February has traditionally been celebrated as Black History Month, founded by Carter G. Woodson in 1926 as “Negro History Week” and expanded to a whole [albeit short!] month in 1976. Sachel Harris, of The New Teacher Project, writes this in her article “Black History is American History. We Should Teach It That Way:”
Usually, when students learn about Black history in class, their lessons are limited to slavery or the civil rights era. Don’t get me wrong: these are integral parts of our story, and it’s encouraging to read stories that show our strength, perseverance, and ability to overcome so many adversities. I am proud to come from a culture filled with people who were bold and brave enough to fight for our freedom and rights. But in the same breath, I can’t help but feel disappointed that our students are not learning about the vastness of our greatness. After all, we are much more than just an oppressed culture.
…That’s why Black History Month should not be just a time to celebrate African Americans who have paved the way for us all to thrive. It should be a time to challenge the stubbornly persistent tendency to teach Black History as a footnote to American history. We should commit to telling the complete and vibrant story of a complete and vibrant culture to both students and adults.Sachel Harris, Communications Manager, TNTP
Getting curious about stories – sharing stories, seeking out others’ stories, and exploring how our own stories shape our perceptions of our world – is a key path to growing our empathy. Empathy gives us the power to see past our prejudices, biases and filters and connect authentically with the humans around us. In her poem “Turning to One Another,” Margaret Wheatley reminds us to “Treasure curiosity more than certainty” and to “Remember, you don’t fear people whose stories you know.” When we invite and listen deeply to the stories of the children in our classrooms, we grow the empathy and connection of our learning community. When we create systems and structures to encourage story telling and student voice in our schools, we begin to disrupt oppressive systems that silence and marginalize young people.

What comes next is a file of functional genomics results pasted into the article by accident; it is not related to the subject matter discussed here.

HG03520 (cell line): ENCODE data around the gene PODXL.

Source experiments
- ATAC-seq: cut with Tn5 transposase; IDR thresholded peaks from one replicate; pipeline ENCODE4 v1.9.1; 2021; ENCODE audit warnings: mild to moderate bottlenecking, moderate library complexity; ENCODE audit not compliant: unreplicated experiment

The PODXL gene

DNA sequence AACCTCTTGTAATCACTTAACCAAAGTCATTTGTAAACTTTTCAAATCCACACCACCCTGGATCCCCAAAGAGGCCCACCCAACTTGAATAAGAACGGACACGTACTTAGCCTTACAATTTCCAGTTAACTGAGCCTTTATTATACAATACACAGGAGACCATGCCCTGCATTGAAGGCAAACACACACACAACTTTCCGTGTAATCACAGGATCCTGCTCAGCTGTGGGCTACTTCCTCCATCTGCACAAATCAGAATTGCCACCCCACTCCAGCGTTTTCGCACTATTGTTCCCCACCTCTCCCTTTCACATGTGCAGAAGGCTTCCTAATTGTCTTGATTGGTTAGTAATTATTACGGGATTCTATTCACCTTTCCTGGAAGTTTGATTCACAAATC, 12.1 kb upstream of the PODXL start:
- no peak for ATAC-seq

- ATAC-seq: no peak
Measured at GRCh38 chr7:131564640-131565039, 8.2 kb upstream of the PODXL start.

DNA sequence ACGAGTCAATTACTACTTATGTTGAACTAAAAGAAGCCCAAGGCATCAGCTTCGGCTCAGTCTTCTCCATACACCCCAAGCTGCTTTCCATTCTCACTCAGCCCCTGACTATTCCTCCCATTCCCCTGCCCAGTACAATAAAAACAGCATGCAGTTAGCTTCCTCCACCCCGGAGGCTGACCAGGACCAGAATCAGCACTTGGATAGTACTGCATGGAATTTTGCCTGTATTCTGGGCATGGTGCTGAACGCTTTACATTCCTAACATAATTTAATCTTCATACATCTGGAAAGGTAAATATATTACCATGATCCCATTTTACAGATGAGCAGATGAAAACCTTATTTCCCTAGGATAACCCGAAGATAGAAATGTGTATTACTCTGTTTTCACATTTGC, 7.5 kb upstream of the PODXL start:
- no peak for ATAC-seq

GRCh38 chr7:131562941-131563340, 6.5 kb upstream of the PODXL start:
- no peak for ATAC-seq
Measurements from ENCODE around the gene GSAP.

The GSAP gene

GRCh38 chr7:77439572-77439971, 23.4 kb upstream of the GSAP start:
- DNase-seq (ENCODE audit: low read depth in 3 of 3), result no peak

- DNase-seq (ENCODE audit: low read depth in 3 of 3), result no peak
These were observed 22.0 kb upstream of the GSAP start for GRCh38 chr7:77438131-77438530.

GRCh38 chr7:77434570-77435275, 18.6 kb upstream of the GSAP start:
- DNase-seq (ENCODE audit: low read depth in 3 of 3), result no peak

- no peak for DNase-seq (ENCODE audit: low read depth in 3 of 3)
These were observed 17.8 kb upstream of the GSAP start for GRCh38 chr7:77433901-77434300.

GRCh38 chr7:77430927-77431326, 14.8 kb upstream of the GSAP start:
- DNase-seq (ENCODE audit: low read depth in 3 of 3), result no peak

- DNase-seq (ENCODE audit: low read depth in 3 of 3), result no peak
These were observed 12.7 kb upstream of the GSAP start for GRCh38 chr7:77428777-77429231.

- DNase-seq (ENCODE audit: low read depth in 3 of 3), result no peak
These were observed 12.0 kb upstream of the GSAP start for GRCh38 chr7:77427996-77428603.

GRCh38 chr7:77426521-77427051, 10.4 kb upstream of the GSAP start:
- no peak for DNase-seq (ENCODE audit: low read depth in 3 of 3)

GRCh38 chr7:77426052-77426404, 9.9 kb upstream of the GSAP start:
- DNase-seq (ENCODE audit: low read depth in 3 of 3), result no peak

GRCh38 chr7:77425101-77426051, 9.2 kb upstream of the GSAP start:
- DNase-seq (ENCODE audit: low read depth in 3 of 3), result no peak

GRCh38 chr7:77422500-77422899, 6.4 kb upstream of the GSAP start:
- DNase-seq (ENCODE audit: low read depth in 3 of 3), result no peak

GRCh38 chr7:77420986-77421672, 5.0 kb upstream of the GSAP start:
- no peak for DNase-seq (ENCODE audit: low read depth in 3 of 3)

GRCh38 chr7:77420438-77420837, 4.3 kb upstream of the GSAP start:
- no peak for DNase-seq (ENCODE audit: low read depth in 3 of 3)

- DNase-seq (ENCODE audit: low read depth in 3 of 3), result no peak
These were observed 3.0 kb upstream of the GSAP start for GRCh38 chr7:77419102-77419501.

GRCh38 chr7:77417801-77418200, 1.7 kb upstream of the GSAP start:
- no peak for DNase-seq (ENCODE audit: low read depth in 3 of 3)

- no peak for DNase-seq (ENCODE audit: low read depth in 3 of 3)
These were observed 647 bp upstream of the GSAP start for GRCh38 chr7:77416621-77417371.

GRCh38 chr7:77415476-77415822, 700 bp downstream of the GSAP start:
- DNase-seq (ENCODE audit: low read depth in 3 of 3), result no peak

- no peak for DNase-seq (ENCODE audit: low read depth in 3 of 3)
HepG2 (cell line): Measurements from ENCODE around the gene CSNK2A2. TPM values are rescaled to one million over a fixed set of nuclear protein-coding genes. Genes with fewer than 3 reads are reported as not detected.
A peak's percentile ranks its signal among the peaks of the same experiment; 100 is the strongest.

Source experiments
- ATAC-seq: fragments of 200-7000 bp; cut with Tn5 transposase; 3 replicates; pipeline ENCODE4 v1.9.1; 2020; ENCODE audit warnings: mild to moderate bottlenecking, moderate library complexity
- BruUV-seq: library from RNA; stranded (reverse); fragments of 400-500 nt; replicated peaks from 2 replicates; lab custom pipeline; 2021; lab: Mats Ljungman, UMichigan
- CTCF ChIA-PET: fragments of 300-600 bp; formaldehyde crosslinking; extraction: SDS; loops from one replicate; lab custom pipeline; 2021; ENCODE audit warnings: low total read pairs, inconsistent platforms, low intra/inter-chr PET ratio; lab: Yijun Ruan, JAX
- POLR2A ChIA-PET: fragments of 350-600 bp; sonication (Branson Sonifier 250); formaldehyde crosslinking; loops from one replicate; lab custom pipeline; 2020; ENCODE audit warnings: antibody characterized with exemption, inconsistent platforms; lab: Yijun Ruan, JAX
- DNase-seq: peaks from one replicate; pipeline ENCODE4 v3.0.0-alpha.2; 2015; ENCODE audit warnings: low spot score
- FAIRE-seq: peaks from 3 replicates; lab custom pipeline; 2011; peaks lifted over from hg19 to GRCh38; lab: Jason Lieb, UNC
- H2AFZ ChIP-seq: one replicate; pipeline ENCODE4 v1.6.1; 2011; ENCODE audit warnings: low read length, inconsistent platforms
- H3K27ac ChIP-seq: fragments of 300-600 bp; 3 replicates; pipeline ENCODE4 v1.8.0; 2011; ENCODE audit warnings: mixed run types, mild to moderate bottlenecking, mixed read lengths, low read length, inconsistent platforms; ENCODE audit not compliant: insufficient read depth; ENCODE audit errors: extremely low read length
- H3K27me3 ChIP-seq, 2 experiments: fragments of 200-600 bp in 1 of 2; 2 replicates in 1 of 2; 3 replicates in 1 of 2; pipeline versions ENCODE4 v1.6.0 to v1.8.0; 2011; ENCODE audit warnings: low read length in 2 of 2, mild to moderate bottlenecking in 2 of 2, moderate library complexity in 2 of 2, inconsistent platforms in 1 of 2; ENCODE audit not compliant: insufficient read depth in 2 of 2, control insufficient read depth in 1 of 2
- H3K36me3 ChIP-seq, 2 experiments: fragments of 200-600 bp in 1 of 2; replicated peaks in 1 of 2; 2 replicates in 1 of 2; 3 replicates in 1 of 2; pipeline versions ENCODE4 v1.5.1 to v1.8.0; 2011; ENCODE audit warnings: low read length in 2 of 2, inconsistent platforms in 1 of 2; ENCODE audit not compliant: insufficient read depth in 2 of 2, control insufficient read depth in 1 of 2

How do we invite stories into our learning environments and lives?
In her ASCD article “The Power of Protocols for Equity,” Zaretta Hammond lays out five strategies to support the implementation of student talk protocols, and offers resources to find one that fits your classroom environment. In this Education Week article, Michelle Nicola gives examples and anecdotes around her journey of building empowering stories into her classroom practice, drawing on her learning from Hammond, Elena Aguilar, and Chimamanda Adichie. Developing a culturally-responsive restorative practice circle tradition in classrooms promotes storytelling, peaceful conflict resolution, community building, and connection. When implemented with care and intention, culturally-responsive restorative practices can evolve into a system that has the potential to disrupt the school-to-prison pipeline that disproportionately affects students of color. Austin ISD even has our very own culturally responsive restorative practice team!
As we move through a uniquely challenging time together, the power of stories to build empathy and connection is of critical importance. Let us use our curiosity and natural human desire for connection to invite in each other’s stories, lift each other up, and heal.
How are you listening to and sharing stories in your life and learning environments? How are you honoring Black excellence and teaching Black history as American history this month and all year long? How do you grow your curiosity and empathy? Let us know in the comments, and tag us on social media @austinisdsel! We wish all y’all a warm, connected February 2021.